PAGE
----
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Scientists warn a germ-phobic nation against going too far

They call for more exposure to disease-causing microbes to help build the immune system and prevent illness.

October 28, 2002|Jane E. Allen | Times Staff Writer

Antibacterial soaps, disinfectants and dust-free environments may be doing as much harm as good, we're now learning. But for a nation that thinks the only good germ is a dead germ, going cold turkey on the microbe-killers is unlikely.

So scientists are trying to compensate for our obsession with cleanliness, even as they attempt to better understand how our allergy and asthma-wracked bodies may be the casualties of overkill.

Some researchers are trying to kick-start our immune systems by exposing them to microbes they wouldn't otherwise encounter. Others are trying to help people who already suffer from allergy, asthma or autoimmune diseases.

"We are at a point where we know our original ideas -- that germs were bad and dogs were bad for allergies -- were oversimplified and not correct," said Dr. Marshall Plaut of the National Institute of Allergy and Infection Diseases. But, he said, "we don't know the right balance between bacterial exposure being harmful and bacterial exposure being beneficial."

What they suspect is that, by purging our environment of many germs and microbes, we've deprived our immune systems of the chance to recognize them as a natural part of the environment. When we do encounter such substances, in the form of bacteria, viruses, fungi, along with pet dander, dust, pollen and similar irritants, our bodies overreact. We wheeze and sneeze.

Asthma rates have soared in the last 20 years. Not only has the lung disorder become one of the most common diseases of childhood, it's become increasingly fatal. At the same time, autoimmune illnesses such as Type 1 diabetes, multiple sclerosis and Crohn's disease (a painful inflammation of the intestines) are all on the rise.

Louise Varbanov, mother of a healthy 3-year-old, has been paying close attention to the recent reports on germs and illness. The Cresskill, N.J., resident has taken a page from her Bulgarian-born husband, who was raised with a more casual attitude about dirt and germs.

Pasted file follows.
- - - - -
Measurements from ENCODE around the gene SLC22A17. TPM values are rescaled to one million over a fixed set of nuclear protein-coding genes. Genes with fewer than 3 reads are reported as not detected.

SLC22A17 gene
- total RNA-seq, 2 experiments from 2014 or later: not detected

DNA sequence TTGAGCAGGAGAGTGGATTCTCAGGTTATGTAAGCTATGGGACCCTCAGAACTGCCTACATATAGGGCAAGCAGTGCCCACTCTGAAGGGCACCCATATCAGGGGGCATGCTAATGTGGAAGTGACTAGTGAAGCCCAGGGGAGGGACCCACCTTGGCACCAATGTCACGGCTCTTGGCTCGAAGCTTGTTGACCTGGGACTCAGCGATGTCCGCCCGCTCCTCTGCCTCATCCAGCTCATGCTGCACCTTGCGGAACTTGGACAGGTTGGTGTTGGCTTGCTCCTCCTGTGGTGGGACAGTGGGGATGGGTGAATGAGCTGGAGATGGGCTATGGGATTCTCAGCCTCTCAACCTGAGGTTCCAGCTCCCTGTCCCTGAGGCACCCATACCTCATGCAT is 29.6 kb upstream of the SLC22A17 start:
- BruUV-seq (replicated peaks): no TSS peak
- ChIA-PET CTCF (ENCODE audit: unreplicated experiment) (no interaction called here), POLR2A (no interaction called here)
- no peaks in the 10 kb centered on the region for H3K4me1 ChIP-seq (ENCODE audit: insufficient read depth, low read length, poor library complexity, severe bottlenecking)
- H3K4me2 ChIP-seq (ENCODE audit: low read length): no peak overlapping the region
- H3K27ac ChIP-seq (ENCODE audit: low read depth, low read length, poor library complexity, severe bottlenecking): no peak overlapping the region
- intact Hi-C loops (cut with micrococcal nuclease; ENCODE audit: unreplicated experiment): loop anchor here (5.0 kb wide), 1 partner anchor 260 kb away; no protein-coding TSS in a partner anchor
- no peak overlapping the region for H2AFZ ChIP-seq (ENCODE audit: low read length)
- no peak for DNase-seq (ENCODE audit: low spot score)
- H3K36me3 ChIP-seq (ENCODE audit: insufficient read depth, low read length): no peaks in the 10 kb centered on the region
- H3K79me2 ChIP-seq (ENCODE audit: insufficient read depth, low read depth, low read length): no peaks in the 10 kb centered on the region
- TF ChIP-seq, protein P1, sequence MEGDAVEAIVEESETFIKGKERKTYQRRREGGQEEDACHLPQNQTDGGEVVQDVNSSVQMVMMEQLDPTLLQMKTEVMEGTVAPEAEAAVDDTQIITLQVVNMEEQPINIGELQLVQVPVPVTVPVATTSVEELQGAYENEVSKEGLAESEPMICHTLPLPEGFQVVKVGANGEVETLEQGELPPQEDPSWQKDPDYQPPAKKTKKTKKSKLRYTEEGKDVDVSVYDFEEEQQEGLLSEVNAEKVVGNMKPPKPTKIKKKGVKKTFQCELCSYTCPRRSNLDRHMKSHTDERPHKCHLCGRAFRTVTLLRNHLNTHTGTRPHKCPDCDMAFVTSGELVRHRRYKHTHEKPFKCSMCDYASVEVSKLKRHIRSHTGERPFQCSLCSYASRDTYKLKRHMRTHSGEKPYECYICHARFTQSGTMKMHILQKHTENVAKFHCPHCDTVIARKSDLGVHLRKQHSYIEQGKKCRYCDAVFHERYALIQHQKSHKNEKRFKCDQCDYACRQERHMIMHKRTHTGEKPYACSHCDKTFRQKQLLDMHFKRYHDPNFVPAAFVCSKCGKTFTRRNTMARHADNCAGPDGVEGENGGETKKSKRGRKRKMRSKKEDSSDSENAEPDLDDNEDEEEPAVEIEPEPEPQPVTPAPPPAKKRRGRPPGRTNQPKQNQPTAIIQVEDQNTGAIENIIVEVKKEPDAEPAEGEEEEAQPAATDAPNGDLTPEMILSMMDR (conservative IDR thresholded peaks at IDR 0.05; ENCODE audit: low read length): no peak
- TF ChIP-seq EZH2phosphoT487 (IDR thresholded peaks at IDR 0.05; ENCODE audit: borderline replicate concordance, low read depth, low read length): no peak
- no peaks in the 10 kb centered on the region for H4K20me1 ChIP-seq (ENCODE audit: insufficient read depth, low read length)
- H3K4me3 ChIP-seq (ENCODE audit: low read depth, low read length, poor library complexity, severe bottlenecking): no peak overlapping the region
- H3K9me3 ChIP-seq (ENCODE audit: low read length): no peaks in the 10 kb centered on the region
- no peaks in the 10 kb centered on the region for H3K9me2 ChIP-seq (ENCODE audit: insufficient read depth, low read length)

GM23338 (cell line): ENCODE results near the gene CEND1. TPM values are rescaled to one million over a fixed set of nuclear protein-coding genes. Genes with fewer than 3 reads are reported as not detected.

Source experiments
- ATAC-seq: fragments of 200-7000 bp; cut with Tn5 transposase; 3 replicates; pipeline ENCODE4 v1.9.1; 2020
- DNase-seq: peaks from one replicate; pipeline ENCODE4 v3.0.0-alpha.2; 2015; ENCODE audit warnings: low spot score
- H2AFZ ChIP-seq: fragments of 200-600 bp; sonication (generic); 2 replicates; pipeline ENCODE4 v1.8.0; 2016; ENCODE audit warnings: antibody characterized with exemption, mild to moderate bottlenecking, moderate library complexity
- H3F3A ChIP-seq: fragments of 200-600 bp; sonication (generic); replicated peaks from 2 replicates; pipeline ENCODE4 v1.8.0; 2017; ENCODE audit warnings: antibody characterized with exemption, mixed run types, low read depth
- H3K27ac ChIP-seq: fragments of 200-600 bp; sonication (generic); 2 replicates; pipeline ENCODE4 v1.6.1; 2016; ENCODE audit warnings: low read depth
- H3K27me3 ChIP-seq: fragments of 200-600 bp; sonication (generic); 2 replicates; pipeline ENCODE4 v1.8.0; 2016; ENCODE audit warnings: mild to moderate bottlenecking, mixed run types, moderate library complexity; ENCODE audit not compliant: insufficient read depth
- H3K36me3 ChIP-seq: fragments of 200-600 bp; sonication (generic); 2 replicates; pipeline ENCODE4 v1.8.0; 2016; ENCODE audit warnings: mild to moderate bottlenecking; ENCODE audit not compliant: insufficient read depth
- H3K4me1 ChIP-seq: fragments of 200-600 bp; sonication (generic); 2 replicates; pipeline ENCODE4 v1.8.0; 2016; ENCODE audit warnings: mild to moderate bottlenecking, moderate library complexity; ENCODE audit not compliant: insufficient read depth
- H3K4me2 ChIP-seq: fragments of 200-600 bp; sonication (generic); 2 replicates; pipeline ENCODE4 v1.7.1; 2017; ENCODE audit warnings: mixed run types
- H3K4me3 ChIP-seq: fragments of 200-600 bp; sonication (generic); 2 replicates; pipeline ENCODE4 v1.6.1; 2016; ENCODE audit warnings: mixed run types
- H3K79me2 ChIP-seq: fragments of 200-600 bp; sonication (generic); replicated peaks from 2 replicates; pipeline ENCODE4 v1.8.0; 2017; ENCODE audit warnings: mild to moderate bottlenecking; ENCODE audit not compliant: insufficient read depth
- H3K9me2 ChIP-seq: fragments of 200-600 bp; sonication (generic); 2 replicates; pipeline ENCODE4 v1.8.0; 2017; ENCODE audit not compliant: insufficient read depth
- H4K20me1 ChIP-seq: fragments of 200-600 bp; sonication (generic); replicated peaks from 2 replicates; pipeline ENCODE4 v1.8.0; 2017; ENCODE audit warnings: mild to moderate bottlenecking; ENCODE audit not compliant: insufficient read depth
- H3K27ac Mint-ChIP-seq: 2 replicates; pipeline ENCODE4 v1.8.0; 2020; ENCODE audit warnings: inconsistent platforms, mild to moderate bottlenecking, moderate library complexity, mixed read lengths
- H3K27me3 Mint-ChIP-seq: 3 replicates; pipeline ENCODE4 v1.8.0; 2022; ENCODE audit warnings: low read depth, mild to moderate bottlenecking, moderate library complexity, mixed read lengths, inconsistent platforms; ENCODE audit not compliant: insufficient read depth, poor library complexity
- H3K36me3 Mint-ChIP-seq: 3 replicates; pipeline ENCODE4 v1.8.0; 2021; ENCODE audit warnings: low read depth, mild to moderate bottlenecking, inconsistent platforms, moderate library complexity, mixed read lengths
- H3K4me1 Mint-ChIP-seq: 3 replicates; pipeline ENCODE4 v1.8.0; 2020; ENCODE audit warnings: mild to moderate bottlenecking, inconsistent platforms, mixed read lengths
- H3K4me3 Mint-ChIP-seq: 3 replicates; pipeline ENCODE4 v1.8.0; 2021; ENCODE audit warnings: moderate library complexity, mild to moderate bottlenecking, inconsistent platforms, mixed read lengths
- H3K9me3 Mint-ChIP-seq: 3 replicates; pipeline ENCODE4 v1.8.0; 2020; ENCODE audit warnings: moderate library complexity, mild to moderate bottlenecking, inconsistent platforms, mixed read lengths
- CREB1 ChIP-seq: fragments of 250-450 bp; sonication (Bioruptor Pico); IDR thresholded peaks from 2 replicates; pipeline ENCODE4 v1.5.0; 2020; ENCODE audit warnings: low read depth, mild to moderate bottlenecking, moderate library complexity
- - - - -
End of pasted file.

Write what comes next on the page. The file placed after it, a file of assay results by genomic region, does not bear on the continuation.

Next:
"I keep my house clean, but I don't keep it germ-free, and I purposely don't use antibacterial cleansers," she said. "I think it will not allow him to develop immunity to things that we're exposed to in the everyday world."

In fighting mode by age 3

For thousands of years, men and women lived in a fairly contaminated environment, surrounded by a sea of bacteria and other microbes. Our bodies learned to sense their presence and respond appropriately. This ability, scientists have shown, becomes rooted in the first six to 24 months of life. By age 3, our bodies have learned all they need to know to unleash fighting cells against invaders.

But by insulating ourselves so well and interfering with early exposures that should set the body's sensors correctly, we've disturbed the system. Work from a growing number of research teams is reinforcing the hygiene hypothesis, which holds that exposure to microbes and getting infected with some of them strengthens the body's natural immune system against allergies. Without it, they contend, we're more liable to see the part of our immune system responsible for wheezing, inflammation and other allergic symptoms run wild.

The theory has recently been expanded to incorporate autoimmune diseases too, in which the immune system goes into overdrive and begins attacking itself.

Most recently, European researchers, reporting in the Sept. 19 New England Journal of Medicine, showed that German, Swiss and Austrian children living on farms and exposed naturally to bacteria from animals had just half the allergies and less asthma than children of similar socioeconomic backgrounds living in villages.

Before that, U.S. researchers had shown in several studies that kids who are exposed to other children's colds and infections in day-care have less asthma and fewer allergies later in life. Other studies have shown that kids who have a cat or dog from a very young age have less asthma and fewer allergies than those who have grown up without pets.

However, Dr. Juan Celedon, a researcher into the genetics and epidemiology of asthma at the Channing Laboratory at Brigham and Women's Hospital in Boston, says this doesn't apply if your mother has asthma.

He recently co-authored a study in the medical journal Lancet showing that exposure to high levels of cat allergen protected against wheezing in the first five years of life only in those children whose mothers did not have asthma. Exposing kids with asthmatic moms to high levels of cat allergen "was associated with higher levels of wheezing in ages 3 to 5."

He predicted that within 10 years, "we're going to be able to identify things that are going to be protective and make some recommendations."

Using power of microbes

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